Often venturing into the northern reaches of Londolozi, we embark on a mission to explore some of the more scenic parts of the reserve. The “North” as we call it is beautifully decorated with undulating hills that rise up from densely vegetated dry river beds.
The already stunning scenery is then further embellished by an assortment of rocky outcrops, referred to as ‘koppies’ home to the mountaineering klipspringer. Running through the heart of the North winds the Manyelthi River with its expansive sandy riverbed and enormous stands of formidable trees.
Just merely driving through the north from Ximpalapala crest towards Ximpalapala koppie, along the Manyelethi past Marthly pools or reaching as far north as the renowned “leadwood forest”, many are awestruck and often pass the comment that they didn’t need to see anything that particular game drive and would still be satisfied with their excursion into the wilderness.
However, the north is an exciting part of the reserve to drive at the best of times, there is something about going out there not quite knowing what to expect. With some of the largest blocks in the Sabi Sands without a road occurring there, sometimes finding animals can be a challenge as the tracks cross over the road into the large block and do not come out the other side.
This all changed a little while ago when Ranger Shadrack Mkhabela and Tracker Equaliser Ndlovu stumbled across something exhilarating.
The Xinzele Female’s den.
A small female often found in NW Marthly. Similar spot pattern to her mother the Ingrid Dam Female.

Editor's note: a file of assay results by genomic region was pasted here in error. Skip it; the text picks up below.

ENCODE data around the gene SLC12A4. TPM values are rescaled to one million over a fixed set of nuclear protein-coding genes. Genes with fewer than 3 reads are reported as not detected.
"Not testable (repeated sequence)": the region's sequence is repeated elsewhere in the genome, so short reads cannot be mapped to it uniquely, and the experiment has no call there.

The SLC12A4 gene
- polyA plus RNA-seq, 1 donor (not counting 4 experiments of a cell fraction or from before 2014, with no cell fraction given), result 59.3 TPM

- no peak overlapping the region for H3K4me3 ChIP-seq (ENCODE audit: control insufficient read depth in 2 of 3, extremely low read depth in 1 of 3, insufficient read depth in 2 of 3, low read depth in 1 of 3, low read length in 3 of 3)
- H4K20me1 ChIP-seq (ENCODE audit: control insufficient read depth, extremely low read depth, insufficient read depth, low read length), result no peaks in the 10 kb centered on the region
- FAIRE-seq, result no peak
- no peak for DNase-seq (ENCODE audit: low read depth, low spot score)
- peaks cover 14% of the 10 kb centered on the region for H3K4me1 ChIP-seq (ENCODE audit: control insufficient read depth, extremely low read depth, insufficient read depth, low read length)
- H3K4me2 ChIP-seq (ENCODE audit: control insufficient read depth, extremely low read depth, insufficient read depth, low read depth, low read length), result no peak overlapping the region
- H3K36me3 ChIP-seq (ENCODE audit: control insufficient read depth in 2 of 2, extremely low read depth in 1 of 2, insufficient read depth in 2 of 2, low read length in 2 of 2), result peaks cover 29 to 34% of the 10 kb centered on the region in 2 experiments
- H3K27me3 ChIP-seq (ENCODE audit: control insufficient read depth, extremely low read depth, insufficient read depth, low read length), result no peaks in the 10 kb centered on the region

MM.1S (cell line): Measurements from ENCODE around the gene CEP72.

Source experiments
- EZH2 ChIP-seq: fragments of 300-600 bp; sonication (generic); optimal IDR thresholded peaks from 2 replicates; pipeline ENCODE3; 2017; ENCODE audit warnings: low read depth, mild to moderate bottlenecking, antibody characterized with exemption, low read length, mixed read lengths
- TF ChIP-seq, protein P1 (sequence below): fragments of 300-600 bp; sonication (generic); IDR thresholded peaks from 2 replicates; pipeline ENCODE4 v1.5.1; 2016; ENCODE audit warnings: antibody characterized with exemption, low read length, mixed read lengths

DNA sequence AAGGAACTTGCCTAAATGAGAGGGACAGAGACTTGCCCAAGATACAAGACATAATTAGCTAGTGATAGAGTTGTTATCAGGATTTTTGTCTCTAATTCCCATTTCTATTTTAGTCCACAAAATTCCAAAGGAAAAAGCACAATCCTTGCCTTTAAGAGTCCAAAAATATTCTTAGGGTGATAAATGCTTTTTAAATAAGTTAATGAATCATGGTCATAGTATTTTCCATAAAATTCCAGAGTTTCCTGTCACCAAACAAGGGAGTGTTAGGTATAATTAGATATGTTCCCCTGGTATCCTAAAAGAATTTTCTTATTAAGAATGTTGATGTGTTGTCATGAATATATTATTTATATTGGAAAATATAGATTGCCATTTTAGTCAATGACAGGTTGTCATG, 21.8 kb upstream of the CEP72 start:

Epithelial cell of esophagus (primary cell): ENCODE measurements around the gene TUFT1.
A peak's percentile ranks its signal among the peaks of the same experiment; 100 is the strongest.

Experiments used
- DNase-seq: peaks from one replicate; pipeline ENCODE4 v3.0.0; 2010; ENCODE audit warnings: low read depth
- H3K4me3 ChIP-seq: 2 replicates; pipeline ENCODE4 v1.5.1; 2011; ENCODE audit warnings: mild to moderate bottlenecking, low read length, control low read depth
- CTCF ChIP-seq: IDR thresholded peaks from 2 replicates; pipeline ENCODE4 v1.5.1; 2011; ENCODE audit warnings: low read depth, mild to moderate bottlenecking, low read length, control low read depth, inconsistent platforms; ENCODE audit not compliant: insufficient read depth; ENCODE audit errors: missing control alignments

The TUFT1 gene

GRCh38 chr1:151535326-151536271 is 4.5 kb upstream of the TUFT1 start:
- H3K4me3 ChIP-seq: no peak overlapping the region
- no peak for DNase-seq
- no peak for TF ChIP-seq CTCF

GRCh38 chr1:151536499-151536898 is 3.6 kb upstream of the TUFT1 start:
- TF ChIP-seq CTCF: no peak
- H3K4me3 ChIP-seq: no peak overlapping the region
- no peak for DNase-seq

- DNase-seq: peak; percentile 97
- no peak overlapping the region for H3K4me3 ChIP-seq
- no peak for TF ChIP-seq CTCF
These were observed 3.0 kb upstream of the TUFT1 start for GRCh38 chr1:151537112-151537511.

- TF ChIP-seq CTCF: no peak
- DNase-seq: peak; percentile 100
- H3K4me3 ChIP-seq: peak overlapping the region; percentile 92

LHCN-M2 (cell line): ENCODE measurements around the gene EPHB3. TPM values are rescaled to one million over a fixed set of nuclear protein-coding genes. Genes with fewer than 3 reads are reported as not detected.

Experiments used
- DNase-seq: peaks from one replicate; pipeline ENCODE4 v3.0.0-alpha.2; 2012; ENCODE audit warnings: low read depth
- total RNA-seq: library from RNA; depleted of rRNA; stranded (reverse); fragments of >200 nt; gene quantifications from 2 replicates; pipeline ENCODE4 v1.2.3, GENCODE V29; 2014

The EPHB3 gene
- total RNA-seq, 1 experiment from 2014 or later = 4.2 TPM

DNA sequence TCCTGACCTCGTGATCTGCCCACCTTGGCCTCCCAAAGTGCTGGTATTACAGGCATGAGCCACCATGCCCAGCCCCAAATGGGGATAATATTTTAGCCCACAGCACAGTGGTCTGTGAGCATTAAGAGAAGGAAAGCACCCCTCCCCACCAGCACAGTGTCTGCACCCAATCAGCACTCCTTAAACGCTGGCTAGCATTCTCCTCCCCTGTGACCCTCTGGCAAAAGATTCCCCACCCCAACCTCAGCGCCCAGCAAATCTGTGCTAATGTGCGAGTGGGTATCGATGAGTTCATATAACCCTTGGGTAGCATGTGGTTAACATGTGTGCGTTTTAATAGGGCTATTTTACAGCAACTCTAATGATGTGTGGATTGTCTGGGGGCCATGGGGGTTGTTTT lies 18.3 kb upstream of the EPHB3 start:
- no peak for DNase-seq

Barely even knowing that the Xinzele Female was pregnant, we had not yet started focusing on trying to find her. However, this surprise was welcomed with arms wide open. From what Shadrack and Equaliser could see at the time, there were at least two cubs, possibly about two to three weeks old; and she was keeping them in a cluster of boulders where she had initially kept her last litter.
Ecstatic with this news, we had to have a look for ourselves and were greeted with the below scene.
A somewhat brief sighting of her at the den, but a sighting nonetheless.
Having chosen such a great den, we couldn’t have been happier. There are so many nooks and crannies, logs and clusters of boulders, as well as thick grass to hide in should the cubs need to avoid being seen. More than that, the viewing potential for us around the den was fantastic while still being a safe and secure den for the cubs. Over the few weeks after finding the den here were some of the highlights we managed to capture.
Our only issue is the proximity of the den to the northern boundary of Londolozi, as the Xinzele Female has been spending a fair amount of time to the north of Londolozi and unless you find her at the den, there is a high chance that you will follow her tracks across the boundary, which can be rather frustrating.
Although the den has provided some amazing viewing for those lucky enough to follow her back to the den or find her there during a game drive, such as the beginning of this Virtual Safari, she has already begun moving the cubs to new dens and possibly even taking them to a carcass to begin feeding on meat, some of which have been north of the boundary.
It is fantastic news that there is another female leopard on Londolozi currently raising cubs, and with her being found in the north it adds even more reason to go and explore some of the most scenic areas of Londolozi.
We often drive back into the area around the den hoping that she would have returned with the little cubs and hope to one day find them playing about on the boulders again. After finishing off a carcass, the mother is most likely to leave the cubs in a temporary den while she patrols her territory in order to demarcate the boundaries, and search for her next meal. During this time the cubs may potentially get left at the old den and we long for that day.